Art Dubai Celebrates The Global South And The Power Of Middle Eastern Voices

Emma Hodgson   |   28-02-2024

This month Art Dubai’s artistic director Pablo del Val sat down with A&E magazine to discuss the Global South and the power of Middle Eastern creative voices. 

Pablo del Val has been at the helm of Art Dubai for nearly a decade, and during his impressive tenure as artistic director, he has overseen the fair’s curatorial vision during some of its most prolific years, helping to expand the body and scope of the city’s leading annual art gathering significantly. This month, we sat down with del Val to learn about some of his career highlights and what we can expect from Art Dubai 2024 and beyond. 

You have been leading Art Dubai for nearly a decade, what have been your most proudest achievements during your tenure at the art fair?

This year, with the largest participation of artists from the Global South in the fair’s history, we can confidently assert that we are the destination to discover and learn from these diverse geographies. Nowhere else in the world can you encounter such a variety of artistic proposals.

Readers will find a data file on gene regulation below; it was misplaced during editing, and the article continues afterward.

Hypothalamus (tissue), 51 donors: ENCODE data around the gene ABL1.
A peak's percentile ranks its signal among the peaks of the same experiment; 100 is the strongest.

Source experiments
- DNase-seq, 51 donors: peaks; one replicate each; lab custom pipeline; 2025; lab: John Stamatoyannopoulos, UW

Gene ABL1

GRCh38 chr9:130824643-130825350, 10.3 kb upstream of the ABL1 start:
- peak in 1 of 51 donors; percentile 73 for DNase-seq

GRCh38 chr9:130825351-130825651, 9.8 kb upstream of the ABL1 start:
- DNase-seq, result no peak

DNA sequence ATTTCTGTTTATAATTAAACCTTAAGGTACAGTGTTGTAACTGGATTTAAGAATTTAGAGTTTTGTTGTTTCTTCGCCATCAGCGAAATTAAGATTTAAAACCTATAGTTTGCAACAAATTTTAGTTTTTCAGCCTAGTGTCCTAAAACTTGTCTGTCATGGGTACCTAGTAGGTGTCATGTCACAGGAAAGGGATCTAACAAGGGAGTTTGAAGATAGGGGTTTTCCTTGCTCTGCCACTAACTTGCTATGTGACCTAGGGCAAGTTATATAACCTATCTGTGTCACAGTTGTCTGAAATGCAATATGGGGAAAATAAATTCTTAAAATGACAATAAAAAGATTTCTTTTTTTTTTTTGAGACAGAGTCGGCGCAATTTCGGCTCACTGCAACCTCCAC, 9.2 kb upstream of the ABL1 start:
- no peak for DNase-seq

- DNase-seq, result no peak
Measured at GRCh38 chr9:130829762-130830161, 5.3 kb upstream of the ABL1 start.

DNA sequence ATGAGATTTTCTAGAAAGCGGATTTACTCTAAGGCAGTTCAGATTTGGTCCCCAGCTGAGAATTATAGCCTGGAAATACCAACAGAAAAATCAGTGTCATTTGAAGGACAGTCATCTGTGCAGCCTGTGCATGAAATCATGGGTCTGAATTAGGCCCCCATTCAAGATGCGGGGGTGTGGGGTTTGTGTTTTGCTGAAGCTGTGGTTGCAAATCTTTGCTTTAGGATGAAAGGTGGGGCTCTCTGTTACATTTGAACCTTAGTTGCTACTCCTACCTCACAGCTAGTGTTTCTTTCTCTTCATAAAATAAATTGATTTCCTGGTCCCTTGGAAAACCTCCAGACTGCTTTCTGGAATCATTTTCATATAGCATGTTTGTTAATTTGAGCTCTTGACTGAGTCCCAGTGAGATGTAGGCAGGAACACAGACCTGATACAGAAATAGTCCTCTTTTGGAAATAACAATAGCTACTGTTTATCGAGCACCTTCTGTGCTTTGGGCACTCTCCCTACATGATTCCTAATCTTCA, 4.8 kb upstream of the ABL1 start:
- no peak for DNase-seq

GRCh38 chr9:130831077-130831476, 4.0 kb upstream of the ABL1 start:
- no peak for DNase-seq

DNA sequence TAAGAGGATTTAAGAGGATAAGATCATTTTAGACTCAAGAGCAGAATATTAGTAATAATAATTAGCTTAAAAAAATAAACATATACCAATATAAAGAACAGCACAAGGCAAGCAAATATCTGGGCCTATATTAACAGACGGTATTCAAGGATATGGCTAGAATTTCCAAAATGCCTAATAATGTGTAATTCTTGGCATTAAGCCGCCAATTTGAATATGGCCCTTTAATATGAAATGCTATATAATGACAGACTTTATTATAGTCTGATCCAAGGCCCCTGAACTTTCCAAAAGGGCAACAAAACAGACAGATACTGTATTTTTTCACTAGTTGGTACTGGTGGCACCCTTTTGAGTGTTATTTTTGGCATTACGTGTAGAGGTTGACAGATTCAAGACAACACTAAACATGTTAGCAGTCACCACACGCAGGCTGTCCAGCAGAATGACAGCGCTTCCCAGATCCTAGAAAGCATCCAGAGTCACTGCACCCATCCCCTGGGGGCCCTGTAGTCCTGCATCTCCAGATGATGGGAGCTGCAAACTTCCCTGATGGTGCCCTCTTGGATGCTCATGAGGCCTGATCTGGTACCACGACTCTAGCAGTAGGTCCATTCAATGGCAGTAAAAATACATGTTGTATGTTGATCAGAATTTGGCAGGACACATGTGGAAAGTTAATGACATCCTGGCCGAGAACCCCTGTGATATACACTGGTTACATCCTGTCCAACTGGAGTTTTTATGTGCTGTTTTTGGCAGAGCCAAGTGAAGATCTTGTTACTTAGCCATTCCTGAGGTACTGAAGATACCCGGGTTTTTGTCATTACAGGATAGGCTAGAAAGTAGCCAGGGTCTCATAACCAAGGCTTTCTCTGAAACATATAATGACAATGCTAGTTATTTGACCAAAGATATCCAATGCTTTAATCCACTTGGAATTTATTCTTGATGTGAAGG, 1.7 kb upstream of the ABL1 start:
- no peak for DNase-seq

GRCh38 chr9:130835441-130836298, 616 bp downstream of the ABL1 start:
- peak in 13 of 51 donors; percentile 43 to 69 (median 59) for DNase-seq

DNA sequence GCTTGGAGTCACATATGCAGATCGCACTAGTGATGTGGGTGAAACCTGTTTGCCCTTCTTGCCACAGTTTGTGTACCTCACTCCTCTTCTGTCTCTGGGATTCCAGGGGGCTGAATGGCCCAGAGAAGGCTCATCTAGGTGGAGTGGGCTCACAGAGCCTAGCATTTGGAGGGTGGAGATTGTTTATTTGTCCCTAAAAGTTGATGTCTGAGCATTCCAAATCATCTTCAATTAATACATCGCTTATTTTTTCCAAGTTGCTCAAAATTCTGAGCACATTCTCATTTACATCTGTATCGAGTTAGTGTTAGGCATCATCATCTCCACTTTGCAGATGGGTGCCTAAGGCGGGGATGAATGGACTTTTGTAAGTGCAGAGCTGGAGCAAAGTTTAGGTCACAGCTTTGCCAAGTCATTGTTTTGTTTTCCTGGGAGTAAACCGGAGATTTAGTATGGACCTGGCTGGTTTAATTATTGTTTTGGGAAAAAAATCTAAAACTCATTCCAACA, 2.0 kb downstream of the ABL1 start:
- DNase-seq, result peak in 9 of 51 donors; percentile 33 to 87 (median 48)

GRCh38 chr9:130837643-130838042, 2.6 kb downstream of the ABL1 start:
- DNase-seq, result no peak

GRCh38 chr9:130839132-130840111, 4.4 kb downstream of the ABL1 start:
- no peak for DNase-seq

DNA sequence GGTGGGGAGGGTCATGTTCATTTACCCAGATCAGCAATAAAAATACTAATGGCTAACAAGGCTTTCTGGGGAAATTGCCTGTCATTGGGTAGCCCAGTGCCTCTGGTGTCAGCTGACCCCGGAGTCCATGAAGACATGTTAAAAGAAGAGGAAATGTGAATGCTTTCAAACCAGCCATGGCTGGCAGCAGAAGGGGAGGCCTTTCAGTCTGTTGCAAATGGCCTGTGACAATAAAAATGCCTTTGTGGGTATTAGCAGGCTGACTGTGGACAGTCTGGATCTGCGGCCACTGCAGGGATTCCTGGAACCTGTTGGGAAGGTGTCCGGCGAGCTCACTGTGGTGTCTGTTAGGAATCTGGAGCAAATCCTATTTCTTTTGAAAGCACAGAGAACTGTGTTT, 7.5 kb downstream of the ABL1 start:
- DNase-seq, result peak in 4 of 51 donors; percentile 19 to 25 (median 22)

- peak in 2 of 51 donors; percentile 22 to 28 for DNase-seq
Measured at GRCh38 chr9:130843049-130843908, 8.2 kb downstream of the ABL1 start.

For you personally, what are the most exciting aspects that you are looking forward to at Art Dubai 2024?

Art Dubai is a global meeting point for artists, art professionals and art enthusiasts. The curated sections, for me, hold the promise of a special engagement for all visitors. This year, the fair’s Bawwaba section will stand out, featuring 10 artists from across Latin America, South Asia, Africa, and the Middle East. These artists will serve as a reminder of the hope and power of art in helping us navigate these challenging times. Curated by Emiliano Valdes, the ‘Healing / Sanación’ theme will extend to our commission’s programme with performances and activations, all contributing to healing as an artistic practice and a pathway towards becoming better beings.